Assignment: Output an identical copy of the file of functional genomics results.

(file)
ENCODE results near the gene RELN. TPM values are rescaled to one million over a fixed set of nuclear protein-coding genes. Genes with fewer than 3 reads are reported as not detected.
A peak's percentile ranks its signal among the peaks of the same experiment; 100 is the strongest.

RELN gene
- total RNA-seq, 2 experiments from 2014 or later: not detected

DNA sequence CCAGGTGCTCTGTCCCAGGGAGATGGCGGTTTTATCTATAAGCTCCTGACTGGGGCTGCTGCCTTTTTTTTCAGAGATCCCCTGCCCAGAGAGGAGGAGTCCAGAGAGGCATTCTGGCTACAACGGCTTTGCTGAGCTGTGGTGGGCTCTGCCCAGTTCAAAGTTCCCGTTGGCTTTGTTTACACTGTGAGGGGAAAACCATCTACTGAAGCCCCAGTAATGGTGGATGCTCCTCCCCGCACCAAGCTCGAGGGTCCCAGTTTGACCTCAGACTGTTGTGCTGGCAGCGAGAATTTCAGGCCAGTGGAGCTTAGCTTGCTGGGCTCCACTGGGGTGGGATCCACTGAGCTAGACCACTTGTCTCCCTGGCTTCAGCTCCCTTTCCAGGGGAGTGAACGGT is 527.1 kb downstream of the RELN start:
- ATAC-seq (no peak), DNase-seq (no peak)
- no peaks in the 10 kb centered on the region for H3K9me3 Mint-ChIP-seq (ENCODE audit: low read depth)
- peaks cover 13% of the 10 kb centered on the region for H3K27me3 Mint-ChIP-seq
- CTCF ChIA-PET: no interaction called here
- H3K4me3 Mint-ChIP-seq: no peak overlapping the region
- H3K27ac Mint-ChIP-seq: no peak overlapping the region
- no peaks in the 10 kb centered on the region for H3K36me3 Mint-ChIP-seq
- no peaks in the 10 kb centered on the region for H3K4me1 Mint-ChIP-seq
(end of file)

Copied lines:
ENCODE results near the gene RELN. TPM values are rescaled to one million over a fixed set of nuclear protein-coding genes. Genes with fewer than 3 reads are reported as not detected.
A peak's percentile ranks its signal among the peaks of the same experiment; 100 is the strongest.

RELN gene
- total RNA-seq, 2 experiments from 2014 or later: not detected

DNA sequence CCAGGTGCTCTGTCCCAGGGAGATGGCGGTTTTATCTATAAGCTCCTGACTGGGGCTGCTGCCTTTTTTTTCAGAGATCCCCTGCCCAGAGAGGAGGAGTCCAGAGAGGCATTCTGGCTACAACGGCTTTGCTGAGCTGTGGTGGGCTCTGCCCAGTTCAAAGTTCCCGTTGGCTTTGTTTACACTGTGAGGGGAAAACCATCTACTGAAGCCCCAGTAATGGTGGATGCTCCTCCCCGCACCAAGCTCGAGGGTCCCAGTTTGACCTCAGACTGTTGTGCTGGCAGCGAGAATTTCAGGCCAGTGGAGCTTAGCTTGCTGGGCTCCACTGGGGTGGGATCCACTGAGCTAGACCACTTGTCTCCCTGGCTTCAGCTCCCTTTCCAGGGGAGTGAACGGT is 527.1 kb downstream of the RELN start:
- ATAC-seq (no peak), DNase-seq (no peak)
- no peaks in the 10 kb centered on the region for H3K9me3 Mint-ChIP-seq (ENCODE audit: low read depth)
- peaks cover 13% of the 10 kb centered on the region for H3K27me3 Mint-ChIP-seq
- CTCF ChIA-PET: no interaction called here
- H3K4me3 Mint-ChIP-seq: no peak overlapping the region
- H3K27ac Mint-ChIP-seq: no peak overlapping the region
- no peaks in the 10 kb centered on the region for H3K36me3 Mint-ChIP-seq
- no peaks in the 10 kb centered on the region for H3K4me1 Mint-ChIP-seq